iTalki Japanese Review 2021

Average Score 5
4.4/5

Learning Efficiency

4.5/5

Price

4/5

Ease of Use

3.5/5

italki: オンラインで言語を学ぶ」をApp Storeでbutton

My Experience Using iTalki for Japanese

I have been using the iTalki platform for learning Japanese, and teaching English, for over a year now, so I thought it would be writing about my own experiences using the platform.

I had been learning Japanese for about a year, using a range of different programs like Duolingo , Maggie sensei and Marshall’s site

I was making great progress with my reading, and even getting a bit better at listening to Japanese. I was focused on JLPT, but soon came to realise that my Japanese skills were so focused on reading and listening that I had neglected perhaps the most important element – speaking!

So I started to really look into what options were available for practicing speaking Japanese. I tried Hello talk, Discord and Telegram to talk with native Japanese people. These were useful to a point but, for me, finding iTalki was a game changer. There actually aren’t that many sites that do online Japanese speaking practice well so italki has been a gem. 

When I first found  iTalki I decided to jump in to give it a go.

I soon realised how weak my speaking was! I felt like even if I were to pass the JLPT exams with good grades, if it came to something like a job interview situation in Japan, I would struggle. 

So I signed up for a bunch more iTalki sessions. After doing 10 classes I felt like I was starting to be able to form Japanese sentences clearly in my head. After 15 classes I was able to understand a lot more of what the speaker was trying to say. Of course, there was still plenty of vocab coming up that I just still didn’t know. 

After 20 classes, matched with some pretty intense study using some of my other Japanese language resources,  I guess I was getting my speaking level up to around a Japanese N2 level. I felt like the two methods were really working in tandem.

 I liked that you can choose your own teacher and you can schedule the class at your own convenient time. After some Japanese speaking sessions my confidence improved and now I am not afraid of speaking in Japanese.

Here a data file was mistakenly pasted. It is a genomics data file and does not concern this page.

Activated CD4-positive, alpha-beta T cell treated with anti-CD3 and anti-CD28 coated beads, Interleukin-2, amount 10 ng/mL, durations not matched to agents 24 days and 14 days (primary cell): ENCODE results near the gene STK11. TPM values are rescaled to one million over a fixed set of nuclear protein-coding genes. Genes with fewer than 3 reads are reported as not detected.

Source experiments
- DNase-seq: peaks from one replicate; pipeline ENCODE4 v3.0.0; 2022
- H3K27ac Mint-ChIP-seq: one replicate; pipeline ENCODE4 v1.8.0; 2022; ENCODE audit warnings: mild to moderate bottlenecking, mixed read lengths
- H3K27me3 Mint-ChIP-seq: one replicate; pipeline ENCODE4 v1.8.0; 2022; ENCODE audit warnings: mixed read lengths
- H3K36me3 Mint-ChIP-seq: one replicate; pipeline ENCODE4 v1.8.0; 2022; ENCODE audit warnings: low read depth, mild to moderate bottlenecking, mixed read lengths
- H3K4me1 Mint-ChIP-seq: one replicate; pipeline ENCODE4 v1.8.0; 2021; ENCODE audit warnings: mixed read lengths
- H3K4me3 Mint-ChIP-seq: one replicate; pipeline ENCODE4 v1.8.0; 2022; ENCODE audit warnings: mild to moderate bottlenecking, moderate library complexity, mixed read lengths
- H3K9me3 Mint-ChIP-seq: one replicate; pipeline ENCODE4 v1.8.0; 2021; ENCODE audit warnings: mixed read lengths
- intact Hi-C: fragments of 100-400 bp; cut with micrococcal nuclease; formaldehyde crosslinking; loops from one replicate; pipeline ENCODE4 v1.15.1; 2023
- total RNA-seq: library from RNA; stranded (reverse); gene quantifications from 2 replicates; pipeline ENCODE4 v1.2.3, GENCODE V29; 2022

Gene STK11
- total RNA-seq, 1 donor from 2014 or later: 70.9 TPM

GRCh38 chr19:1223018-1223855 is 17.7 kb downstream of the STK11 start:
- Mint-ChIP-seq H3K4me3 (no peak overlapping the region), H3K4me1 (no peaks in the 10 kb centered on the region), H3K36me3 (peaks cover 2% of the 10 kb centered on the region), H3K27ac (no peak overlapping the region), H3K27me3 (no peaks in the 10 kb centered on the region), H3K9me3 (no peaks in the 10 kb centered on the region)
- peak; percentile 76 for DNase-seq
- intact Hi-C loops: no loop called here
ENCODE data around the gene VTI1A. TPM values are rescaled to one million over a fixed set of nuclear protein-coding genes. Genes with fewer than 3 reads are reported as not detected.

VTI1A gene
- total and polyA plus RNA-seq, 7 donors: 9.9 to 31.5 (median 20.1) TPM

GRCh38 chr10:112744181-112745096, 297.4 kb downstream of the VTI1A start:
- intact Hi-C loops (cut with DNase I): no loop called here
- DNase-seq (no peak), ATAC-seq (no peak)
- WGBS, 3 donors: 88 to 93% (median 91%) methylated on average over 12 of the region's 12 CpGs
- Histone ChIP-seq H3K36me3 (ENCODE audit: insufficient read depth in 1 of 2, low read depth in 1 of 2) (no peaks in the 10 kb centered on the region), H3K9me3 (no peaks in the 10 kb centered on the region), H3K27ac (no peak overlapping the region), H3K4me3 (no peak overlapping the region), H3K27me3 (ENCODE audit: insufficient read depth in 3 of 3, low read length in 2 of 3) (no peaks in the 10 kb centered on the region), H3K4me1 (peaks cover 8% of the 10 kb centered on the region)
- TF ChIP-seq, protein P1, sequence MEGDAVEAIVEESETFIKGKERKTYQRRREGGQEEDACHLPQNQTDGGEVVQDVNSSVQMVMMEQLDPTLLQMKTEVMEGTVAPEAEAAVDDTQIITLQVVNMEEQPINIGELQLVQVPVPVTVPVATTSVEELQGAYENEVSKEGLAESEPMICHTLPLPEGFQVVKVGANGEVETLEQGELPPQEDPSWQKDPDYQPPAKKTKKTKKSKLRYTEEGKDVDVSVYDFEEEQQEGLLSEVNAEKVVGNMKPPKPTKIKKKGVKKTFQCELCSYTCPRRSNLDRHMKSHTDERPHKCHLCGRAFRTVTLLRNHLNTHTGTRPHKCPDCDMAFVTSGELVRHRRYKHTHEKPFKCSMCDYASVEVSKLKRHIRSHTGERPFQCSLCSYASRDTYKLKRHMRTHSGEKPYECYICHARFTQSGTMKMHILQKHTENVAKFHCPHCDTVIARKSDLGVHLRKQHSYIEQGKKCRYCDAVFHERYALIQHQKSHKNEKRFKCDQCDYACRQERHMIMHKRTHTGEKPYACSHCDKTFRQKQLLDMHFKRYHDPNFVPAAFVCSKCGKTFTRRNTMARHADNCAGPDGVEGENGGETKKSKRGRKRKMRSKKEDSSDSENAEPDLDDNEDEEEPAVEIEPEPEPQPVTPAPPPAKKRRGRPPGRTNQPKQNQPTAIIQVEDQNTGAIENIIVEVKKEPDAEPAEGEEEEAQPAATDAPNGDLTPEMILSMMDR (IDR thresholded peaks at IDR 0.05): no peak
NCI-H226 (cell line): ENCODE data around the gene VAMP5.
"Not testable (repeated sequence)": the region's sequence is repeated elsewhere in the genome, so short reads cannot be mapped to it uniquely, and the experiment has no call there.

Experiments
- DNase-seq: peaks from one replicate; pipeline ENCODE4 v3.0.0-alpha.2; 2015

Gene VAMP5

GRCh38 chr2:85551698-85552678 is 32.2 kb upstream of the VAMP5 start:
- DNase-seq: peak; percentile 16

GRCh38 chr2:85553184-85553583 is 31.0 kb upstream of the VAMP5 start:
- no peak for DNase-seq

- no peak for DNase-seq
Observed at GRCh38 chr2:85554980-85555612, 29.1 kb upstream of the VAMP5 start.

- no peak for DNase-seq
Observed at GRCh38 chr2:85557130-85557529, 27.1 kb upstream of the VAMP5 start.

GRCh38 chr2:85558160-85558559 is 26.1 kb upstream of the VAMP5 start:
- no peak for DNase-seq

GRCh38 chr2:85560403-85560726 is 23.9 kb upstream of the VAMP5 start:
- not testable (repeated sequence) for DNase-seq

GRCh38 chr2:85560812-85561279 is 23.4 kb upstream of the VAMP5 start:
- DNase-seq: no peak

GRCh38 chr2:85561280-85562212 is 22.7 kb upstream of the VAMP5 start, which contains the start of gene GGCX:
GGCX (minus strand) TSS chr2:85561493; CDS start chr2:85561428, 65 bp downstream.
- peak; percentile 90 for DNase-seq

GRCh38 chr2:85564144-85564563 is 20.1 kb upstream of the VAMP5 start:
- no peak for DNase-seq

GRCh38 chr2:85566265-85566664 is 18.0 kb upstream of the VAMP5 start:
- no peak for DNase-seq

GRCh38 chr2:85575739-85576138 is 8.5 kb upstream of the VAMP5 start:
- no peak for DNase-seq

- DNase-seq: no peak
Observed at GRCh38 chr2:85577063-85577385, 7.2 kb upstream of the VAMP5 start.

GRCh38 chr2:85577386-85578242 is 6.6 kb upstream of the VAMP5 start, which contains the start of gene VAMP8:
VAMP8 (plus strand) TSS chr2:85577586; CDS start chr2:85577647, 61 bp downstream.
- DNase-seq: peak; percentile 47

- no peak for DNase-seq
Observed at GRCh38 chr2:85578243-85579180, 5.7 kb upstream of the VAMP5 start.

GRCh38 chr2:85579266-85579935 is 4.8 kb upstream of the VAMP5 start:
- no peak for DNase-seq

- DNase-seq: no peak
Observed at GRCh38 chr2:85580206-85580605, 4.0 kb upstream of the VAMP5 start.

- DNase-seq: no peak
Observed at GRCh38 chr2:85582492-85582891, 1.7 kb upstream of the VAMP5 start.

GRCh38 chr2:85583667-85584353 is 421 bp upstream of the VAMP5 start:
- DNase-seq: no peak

Is iTalki good for learning Japanese?

In a word, yes! I was directly learning from a native speaker, so it felt very useful to me. The teachers taught me about the culture of Japan, like how to prepare for an interview with a Japanese company, what to do and what not to do when speaking with a native Japanese speaker.  I also found it helpful that manyiTalki teachers have good English. So if I got stuck, I was able to tell them what I wanted to say in English and they would translate it into Japanese. From there they would teach me how to say the equivalent word in english, it’s meaning and it’s Kanji reading, also which other words I might be able to use in different situations. 

My confidence grew after every iTalki class. I found myself eagerly waiting for each class! If I made a mistake my tutor would correct me so that I wouldn’t make the same mistake again next time.

So what is italki
Compared to other websites that aim to give you the ability to chat with native Japanese speakers, iTalki gives you a truly live experience of Japanese conversation, usually with native speakers. Speaking Japanese in a 1 to 1 conversation can actually be very tough, but this is what you need to learn a language. I find that for things to stick, I have to apply what I’ve learnt. Just book in, turn up and get talking.

It is worth mentioning there are many more languages which you can learn on iTalki

I liked it so much I got involved as a tutor on iTalki by teaching my own native language!

 

How does italki work?

  1. Select the Language which you want to learn. 
  2. Select the tutor which you think would be suitable for you – more details on how to do it below.

    3. After selecting the tutor, select the lesson type. There are many lesson types – everything from
    casual conversation practice, to formal exam orientated tutoring to more niche pursuits like singing!

    4. Select the date and time you want the class.

The blue bars are the selected date and time and the green ones are the available slots.

  1. Select your Communication tool i.e Zoom or skype or iTalkiclassroom. This is really just personal preference, I’ve found they all work pretty well!

Some tutors will have the zoom option and some won’t 

  1. Pay for the class and you will get an email of class confirmation.

If you have a discount code you can use it (look out for these around days like Black Friday). You can pay via Debit or credit card, paypal, bank transfer etc. 

How much does iTalki cost?